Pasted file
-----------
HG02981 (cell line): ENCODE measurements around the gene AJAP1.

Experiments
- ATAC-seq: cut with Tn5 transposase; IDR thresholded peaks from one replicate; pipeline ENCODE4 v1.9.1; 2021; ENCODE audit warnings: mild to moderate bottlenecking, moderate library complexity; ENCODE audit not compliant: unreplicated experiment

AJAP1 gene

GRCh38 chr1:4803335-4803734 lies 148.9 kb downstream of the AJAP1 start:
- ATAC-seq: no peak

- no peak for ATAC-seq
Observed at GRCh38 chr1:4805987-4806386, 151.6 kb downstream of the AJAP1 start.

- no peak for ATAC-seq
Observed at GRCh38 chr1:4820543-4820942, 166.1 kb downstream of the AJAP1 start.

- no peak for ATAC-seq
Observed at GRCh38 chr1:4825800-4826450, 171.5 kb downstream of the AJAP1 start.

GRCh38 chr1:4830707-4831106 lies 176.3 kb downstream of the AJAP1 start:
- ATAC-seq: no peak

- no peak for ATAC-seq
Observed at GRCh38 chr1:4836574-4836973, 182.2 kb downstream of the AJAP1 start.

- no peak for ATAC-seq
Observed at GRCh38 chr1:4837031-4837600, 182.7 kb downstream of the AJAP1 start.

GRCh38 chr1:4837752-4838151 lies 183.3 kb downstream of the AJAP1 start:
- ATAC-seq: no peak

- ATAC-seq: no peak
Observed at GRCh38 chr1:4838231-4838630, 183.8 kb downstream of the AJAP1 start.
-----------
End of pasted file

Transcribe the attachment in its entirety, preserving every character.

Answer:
HG02981 (cell line): ENCODE measurements around the gene AJAP1.

Experiments
- ATAC-seq: cut with Tn5 transposase; IDR thresholded peaks from one replicate; pipeline ENCODE4 v1.9.1; 2021; ENCODE audit warnings: mild to moderate bottlenecking, moderate library complexity; ENCODE audit not compliant: unreplicated experiment

AJAP1 gene

GRCh38 chr1:4803335-4803734 lies 148.9 kb downstream of the AJAP1 start:
- ATAC-seq: no peak

- no peak for ATAC-seq
Observed at GRCh38 chr1:4805987-4806386, 151.6 kb downstream of the AJAP1 start.

- no peak for ATAC-seq
Observed at GRCh38 chr1:4820543-4820942, 166.1 kb downstream of the AJAP1 start.

- no peak for ATAC-seq
Observed at GRCh38 chr1:4825800-4826450, 171.5 kb downstream of the AJAP1 start.

GRCh38 chr1:4830707-4831106 lies 176.3 kb downstream of the AJAP1 start:
- ATAC-seq: no peak

- no peak for ATAC-seq
Observed at GRCh38 chr1:4836574-4836973, 182.2 kb downstream of the AJAP1 start.

- no peak for ATAC-seq
Observed at GRCh38 chr1:4837031-4837600, 182.7 kb downstream of the AJAP1 start.

GRCh38 chr1:4837752-4838151 lies 183.3 kb downstream of the AJAP1 start:
- ATAC-seq: no peak

- ATAC-seq: no peak
Observed at GRCh38 chr1:4838231-4838630, 183.8 kb downstream of the AJAP1 start.